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How far does the site of Dover Castle and the supporting sources help you to understand the way that castles changed and developed between the 11th and 16th centuries?

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1. How far does the site of Dover Castle and the supporting sources help you to understand the way that castles changed and developed between the 11th and 16th centuries? After the Battle of Hastings in 1066 William marched around the East Coast on his way to London going through Dover. He attacked the village and then to keep the peace and protect his men, he built a simple earth and timber castle. Eight days after arriving in Dover, he left and headed on for London. Source 1 shows a map of all the castles that were built with Williams's permission. There does not seem to be much to do about how castles changed and developed but there is a definite concentration in the southeast when William was still establishing his authority over England. So these would have been simple and quickly built castles while the later ones would have been more carefully built and strengthened. This shows after some thoughts the different types of castles that were built starting with the hastily motte and bailey castles and then to the stronger towers. Otherwise this source is not really much help when assessing how the source helps me to understand the way that castles changed and developed. Source 2 shows William's soldiers building Hastings castle, which shows how the style may have been built not specifically how the castle changed after it was built or how other castles were built. ...read more.


However, as it is written in modern day it is based on probability and it is biased towards the good side of the castle as it came out of the guidebook. Again used in conjunction with other sources this would make a valuable resource and paint a picture as to what was happening to the castle. Sources 6 & 7 are narratives as to what happened in the siege of 1216 from an English point of view and from a French point of view. As the English were the victors in this, the statement seems to skip out the details and concentrate on the individuals and their actions. The French point of view, as they were the losers in this fight, is more sober and contains more detail of what happened during the fight. It notes what kind of defences the English used and what the terrain was like. He writes about the mining that was used to try and undermine one of the towers of Dover castle. The bad side of the source is that it stops at the death of King John leaving us to rely on the English point of view which is quite dangerous without supporting sources also dealing with the same time period. This was a time when Dover had just been reinforced as a building and the keep had just been finished. The castle was originally built to keep the English calm and to protect William's troops. ...read more.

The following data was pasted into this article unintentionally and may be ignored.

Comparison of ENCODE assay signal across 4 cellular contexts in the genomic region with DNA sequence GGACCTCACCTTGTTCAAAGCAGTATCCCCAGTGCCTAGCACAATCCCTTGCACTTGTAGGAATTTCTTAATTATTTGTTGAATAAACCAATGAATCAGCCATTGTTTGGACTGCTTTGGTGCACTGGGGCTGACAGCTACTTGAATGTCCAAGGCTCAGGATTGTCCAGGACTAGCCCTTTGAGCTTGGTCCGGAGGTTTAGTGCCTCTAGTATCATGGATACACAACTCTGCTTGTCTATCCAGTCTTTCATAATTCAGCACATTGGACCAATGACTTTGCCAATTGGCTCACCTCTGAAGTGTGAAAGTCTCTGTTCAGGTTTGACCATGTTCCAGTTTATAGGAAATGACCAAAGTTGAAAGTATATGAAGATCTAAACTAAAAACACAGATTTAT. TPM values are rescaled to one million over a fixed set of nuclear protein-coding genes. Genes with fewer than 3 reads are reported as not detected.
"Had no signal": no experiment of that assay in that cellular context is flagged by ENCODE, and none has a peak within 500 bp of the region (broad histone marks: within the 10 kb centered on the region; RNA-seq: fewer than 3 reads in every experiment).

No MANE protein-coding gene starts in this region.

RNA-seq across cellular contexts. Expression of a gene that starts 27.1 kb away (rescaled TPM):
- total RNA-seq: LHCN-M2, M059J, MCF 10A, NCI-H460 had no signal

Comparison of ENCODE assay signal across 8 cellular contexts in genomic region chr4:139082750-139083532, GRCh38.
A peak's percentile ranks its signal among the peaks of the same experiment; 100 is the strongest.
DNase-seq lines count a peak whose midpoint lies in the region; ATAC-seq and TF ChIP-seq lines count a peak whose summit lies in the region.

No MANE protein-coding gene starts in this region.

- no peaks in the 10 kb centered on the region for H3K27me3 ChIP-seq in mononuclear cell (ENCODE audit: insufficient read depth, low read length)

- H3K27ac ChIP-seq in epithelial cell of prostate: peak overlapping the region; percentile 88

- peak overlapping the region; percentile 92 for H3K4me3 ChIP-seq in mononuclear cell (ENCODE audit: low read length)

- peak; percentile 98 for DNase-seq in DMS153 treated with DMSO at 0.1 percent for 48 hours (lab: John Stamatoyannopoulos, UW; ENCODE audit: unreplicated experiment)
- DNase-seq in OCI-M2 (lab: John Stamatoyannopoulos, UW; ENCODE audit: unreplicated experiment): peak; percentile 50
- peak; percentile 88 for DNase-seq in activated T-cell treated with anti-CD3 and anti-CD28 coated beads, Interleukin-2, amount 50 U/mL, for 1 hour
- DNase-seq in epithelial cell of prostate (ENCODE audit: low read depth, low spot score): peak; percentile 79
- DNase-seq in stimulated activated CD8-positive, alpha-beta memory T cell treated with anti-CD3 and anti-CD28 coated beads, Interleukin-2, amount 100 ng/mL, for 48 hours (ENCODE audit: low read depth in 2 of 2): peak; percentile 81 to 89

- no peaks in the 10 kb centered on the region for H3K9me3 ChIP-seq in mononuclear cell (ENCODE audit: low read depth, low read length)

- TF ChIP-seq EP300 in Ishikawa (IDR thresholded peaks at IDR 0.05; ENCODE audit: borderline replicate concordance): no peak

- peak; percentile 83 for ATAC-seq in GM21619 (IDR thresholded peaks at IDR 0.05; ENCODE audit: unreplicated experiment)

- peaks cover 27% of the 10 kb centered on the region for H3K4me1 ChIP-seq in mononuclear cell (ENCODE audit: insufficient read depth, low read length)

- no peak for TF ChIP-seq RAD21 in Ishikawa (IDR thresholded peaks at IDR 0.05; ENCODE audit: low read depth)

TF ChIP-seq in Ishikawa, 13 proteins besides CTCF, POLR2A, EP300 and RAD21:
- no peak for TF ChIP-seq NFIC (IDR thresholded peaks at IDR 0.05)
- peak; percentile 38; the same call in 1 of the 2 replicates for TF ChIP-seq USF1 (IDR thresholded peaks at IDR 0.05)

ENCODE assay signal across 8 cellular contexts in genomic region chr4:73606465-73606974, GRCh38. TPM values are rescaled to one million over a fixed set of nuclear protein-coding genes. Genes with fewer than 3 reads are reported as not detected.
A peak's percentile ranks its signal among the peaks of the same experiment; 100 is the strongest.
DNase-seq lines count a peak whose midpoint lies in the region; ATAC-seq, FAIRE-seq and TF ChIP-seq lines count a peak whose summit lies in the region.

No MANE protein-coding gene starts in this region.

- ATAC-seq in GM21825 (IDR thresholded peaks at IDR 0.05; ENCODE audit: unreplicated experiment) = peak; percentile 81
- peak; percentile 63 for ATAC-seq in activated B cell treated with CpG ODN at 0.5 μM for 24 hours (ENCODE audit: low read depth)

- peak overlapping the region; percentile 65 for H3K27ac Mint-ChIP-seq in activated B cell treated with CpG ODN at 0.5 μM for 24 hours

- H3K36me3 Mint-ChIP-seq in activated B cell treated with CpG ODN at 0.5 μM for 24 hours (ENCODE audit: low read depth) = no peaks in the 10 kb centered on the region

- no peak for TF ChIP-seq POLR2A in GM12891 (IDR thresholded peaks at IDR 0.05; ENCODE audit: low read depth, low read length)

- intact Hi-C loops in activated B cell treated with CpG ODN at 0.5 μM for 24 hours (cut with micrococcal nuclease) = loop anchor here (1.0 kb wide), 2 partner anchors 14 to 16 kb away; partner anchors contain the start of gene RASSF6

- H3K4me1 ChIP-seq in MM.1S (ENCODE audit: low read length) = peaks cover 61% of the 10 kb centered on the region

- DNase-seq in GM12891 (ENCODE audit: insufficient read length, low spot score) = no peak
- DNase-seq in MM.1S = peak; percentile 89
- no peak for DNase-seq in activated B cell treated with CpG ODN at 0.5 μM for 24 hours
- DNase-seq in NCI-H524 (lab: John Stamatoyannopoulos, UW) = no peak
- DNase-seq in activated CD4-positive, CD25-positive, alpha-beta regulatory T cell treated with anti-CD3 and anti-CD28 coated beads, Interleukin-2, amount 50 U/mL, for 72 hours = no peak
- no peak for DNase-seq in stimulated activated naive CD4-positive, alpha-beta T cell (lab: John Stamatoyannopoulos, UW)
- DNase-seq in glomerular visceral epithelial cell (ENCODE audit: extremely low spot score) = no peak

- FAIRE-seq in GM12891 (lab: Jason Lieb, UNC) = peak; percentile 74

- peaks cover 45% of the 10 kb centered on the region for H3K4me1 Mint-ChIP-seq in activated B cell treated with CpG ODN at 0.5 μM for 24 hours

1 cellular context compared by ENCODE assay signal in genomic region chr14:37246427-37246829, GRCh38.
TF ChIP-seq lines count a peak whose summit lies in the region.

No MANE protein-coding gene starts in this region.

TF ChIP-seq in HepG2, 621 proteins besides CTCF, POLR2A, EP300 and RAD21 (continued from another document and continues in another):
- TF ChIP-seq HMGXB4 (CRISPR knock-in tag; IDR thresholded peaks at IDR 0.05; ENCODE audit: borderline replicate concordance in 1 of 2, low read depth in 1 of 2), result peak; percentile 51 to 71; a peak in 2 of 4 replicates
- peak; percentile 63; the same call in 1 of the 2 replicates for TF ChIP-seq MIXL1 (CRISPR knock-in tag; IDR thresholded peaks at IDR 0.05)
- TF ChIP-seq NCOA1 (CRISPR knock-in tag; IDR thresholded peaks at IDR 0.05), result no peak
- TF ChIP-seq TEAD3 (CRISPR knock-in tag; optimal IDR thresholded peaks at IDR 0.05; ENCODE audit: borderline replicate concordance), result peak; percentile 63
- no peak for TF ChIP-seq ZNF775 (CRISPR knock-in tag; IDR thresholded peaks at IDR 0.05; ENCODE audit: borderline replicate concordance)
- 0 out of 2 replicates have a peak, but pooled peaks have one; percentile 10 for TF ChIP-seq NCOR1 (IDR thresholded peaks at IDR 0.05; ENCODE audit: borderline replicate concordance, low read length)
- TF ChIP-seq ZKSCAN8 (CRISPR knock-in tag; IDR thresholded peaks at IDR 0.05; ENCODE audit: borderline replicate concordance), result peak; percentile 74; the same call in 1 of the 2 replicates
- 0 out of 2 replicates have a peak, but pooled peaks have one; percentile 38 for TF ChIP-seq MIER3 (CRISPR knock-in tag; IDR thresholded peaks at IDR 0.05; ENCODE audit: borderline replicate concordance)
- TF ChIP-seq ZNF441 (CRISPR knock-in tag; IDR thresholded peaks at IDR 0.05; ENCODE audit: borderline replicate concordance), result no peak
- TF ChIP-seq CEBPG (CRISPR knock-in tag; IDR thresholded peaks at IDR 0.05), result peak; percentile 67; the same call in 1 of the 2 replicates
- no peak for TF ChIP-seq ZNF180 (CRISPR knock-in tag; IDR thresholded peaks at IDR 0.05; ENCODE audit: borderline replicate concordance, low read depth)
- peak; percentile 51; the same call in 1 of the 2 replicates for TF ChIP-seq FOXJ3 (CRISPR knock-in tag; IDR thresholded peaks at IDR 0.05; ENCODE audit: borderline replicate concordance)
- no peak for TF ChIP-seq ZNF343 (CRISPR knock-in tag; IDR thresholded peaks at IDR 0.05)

It is a picture of the whole castle and if you compare it to earlier manuscripts and drawings, differences can be seen as improvements were made through the centuries. Source 14 is a modern photograph of Constables Keep and the caption says that it is much the same as in the 1220's apart from the modernised above gate-passage level. Things will have been reconstructed as the timber and stonework would have fallen into disrepair but the shape and construction of the castle remain the same. Dover Castle has not really been a 'typical' castle as it is sited on the coast and is a prime place for enemies to invade. So therefore, the fortifications have been stronger and the castle much more able to withstand a long siege as 1216 showed. The different sources all show different things to varying degrees of usefulness for this question. The most reliable sources could be said to be from the time, as they have no use for large-scale propaganda to sway the public's opinion in favour. In those days the monarch or lord ruled and what commoners thought did not really matter as long as they worked. The manuscripts were useful as they are from the time and they are where historians would get a lot of their knowledge. Castles in England and Dover Castle in particular have changed roles through the period. At first they were to pacify the country but as this happened, they were slowly modified to face outwards and to protect the country from other enemies such as France. Nathan Mayer 11E2 ...read more.

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